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What Is Engagement? Going Beyond the Buzzword

It's a testament to the power of buzzwords: As recently as a decade ago, if you heard the word "engagement," your mind probably would have conjured up images of a guy getting down on one knee in a fancy restaurant, diamond rings and wedding plans. But now, you likely think first of things like increasing mindshare among your target customer demographic or ways in which you're elevating employee performance. On the flipside, buzzwords also tend to suffer from overuse and lack of context. Think about how we once talked about how important it was to get "hits" or "eyeballs" for a website. Or even today, when companies are encouraged to leverage "the cloud" or "big data" to improve their operations. It's worth noting that these terms often have real, coherent definitions, but the meaning and impact get diluted when they're used over and over again to peddle everything from soup to nuts. Consequently, after burning white-hot, popular opinion on a buzzword can turn ice-cold quickly. In those cases, it becomes thought of as a jargon-y phrase that's being used to make speakers seem smarter than they actually are or cover up deficiencies in a product or service—and accordingly, can be dismissed as so much bovine manure when they come up in conversation. Engagement is undeniably a buzzword in business-speak today, but what's the real substance behind the term? And does it have enough value as a concept to build employee incentives strategies around? Industry experts agree: When engagement comes up in the context of workforce management generally—and rewards and recognition programs in particular—it should be in reference to how employees associate their skills, experience and job tasks with the defined objectives of their organization. "Employee engagement is a big-picture, overarching approach that seeks to connect employees to the organization and focuses them on company goals," said Susan Adams, director of engagement at Dittman Incentive Marketing, located in New Brunswick, N.J. "Engagement revolves around the emotional and intellectual commitment individuals have to their work," said Mike Ryan, senior vice president at Madison Performance Group, based in New York City. "That means the job itself, but also their relationship to their co-workers, managers and company leadership." "Employee engagement is the emotional commitment an employee has to the organization and its goals," said Rick Blabolil, president of Marketing Innovators International, based in the Chicago area. "This means engaged employees actually have an emotional connection to their work and their company. It's not just about a paycheck or the next promotion. There is a true connection to the organization and the organization's goals. "When employees care this much, they are engaged, and they use discretionary effort," he added. "This means the engaged worker works overtime when needed, without being asked. It means the engaged salesperson doesn't hesitate in picking up discarded paper on the store floor. This means the call-center agent will take the call just before a shift change. Engaged employees lead to better business outcomes." Or, as former Campbell's Soup CEO Doug Conant put it, "To win in the marketplace, you must first win in the workplace." You could spend days poring over the industry research that shows how organizations with engaged employees score higher on everything from customer satisfaction to stock-price increases. For example, Adams cited a 2013 report from Aon Hewitt that found, "each incremental percentage of employees who became engaged would predict an additional 0.6 percent growth in sales." Additionally, according to research from Towers Perrin, companies with engaged workers have 6 percent higher net-profit margins, Blabolil said. He also shared data from Kenexa indicating that businesses with substantial levels of engaged employees will deliver returns to shareholders that are five times higher than average over the course of five years. On the other side of the net, there are high costs associated with disengagement. Blabolil pointed to recent research from Deloitte Global Human Capital Trends, which examined engagement levels in approximately 2,500 organizations across 90 countries. Important findings included:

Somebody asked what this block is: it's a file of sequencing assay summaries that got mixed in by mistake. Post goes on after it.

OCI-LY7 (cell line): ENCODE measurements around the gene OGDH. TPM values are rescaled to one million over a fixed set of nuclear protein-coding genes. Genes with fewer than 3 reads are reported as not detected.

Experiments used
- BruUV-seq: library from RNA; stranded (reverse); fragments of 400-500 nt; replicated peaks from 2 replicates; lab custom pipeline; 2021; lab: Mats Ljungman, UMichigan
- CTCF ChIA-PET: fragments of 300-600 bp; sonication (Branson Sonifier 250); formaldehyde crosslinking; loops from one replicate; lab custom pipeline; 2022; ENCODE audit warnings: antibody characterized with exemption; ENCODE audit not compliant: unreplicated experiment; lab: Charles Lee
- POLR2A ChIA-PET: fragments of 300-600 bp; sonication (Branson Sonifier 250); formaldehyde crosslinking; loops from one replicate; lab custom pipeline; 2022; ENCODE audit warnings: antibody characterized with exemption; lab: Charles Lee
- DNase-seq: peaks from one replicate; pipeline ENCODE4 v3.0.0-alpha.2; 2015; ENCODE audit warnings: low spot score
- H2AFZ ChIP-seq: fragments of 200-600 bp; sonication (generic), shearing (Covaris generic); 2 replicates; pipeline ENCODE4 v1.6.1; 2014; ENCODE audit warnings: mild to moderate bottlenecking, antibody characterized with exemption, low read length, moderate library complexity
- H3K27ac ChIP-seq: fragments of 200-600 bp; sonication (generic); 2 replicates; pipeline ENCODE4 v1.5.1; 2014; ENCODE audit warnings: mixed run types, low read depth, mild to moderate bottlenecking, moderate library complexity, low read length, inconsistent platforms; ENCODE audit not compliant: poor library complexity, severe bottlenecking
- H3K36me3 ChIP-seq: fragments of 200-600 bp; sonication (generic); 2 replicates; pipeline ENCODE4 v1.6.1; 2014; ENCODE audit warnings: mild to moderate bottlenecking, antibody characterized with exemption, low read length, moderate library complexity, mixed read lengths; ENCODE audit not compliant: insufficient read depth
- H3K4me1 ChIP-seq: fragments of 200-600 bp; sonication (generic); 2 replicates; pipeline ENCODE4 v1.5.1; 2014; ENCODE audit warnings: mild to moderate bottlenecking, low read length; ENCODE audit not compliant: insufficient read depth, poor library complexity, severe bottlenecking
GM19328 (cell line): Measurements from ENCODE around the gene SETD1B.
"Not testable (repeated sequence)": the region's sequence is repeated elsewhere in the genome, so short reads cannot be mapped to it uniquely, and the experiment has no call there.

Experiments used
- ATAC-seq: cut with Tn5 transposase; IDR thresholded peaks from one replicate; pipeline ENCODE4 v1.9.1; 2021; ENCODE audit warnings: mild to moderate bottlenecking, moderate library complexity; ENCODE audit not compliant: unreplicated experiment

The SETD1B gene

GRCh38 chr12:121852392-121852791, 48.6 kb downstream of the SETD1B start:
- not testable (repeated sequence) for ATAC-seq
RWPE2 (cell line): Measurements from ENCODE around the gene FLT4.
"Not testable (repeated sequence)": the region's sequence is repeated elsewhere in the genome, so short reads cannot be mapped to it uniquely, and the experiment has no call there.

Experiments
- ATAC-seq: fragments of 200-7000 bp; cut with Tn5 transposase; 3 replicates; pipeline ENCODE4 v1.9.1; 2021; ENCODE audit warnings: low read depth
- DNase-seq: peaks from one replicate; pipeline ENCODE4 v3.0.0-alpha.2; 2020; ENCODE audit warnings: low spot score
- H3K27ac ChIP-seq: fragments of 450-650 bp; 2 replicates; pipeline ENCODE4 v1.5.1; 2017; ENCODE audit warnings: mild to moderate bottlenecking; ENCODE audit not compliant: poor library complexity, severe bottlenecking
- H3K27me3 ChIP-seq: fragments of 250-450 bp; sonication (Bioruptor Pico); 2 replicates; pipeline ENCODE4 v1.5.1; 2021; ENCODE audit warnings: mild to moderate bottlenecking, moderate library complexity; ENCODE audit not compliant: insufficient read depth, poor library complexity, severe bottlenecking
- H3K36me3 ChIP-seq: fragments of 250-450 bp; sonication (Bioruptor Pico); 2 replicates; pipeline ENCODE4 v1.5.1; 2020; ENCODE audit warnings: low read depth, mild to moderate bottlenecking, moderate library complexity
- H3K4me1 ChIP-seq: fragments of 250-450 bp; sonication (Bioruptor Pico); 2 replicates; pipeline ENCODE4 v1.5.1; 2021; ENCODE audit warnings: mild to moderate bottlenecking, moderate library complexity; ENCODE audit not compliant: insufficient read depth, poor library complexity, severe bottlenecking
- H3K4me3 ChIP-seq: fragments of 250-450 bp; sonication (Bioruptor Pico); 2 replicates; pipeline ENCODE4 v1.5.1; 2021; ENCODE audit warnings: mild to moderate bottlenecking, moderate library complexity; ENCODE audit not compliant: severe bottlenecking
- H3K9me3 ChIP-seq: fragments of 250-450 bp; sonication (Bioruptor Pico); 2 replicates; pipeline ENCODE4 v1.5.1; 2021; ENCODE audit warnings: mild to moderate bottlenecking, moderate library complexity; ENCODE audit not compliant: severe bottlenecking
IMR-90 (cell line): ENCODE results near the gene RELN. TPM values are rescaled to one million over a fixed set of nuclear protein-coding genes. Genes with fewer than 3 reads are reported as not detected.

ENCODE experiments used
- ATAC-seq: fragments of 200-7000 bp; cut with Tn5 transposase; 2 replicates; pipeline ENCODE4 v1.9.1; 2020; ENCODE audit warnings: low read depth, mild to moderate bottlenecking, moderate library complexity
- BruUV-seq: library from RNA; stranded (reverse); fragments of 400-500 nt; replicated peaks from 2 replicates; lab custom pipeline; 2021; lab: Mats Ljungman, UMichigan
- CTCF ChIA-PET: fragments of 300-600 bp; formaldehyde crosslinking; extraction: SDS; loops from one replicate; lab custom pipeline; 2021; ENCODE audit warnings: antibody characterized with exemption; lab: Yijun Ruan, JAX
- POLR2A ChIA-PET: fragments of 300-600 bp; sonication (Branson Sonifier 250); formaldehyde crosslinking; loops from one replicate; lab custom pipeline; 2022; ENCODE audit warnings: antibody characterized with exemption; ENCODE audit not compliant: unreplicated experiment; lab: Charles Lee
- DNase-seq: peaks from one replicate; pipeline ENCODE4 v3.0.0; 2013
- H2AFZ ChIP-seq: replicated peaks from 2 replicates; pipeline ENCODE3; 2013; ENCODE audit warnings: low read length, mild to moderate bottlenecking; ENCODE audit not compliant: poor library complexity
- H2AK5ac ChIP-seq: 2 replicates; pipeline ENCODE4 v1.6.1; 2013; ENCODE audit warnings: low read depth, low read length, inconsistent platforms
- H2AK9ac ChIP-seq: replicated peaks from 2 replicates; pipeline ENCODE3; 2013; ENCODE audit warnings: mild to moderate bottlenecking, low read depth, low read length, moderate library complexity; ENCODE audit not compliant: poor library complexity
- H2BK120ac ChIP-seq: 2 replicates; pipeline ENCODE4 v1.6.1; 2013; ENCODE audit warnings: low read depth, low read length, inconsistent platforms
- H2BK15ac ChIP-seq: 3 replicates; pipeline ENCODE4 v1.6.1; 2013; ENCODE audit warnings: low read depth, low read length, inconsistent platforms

• 86 percent of business and HR leaders believe they don't have an adequate leadership pipeline (and 38 percent see this as an urgent problem).

  • 79 percent believe they have a significant retention and engagement problem (and 26 percent see it as a crucial, pressing issue).

  • 75 percent are struggling to attract and recruit the people they need (and 24 percent believe it's urgent).

  • 77 percent do not feel they have the right HR skills to address these problems (and 25 percent consider it to be an immediate need).

  • Only 17 percent feel they have a compelling and engaging employment brand.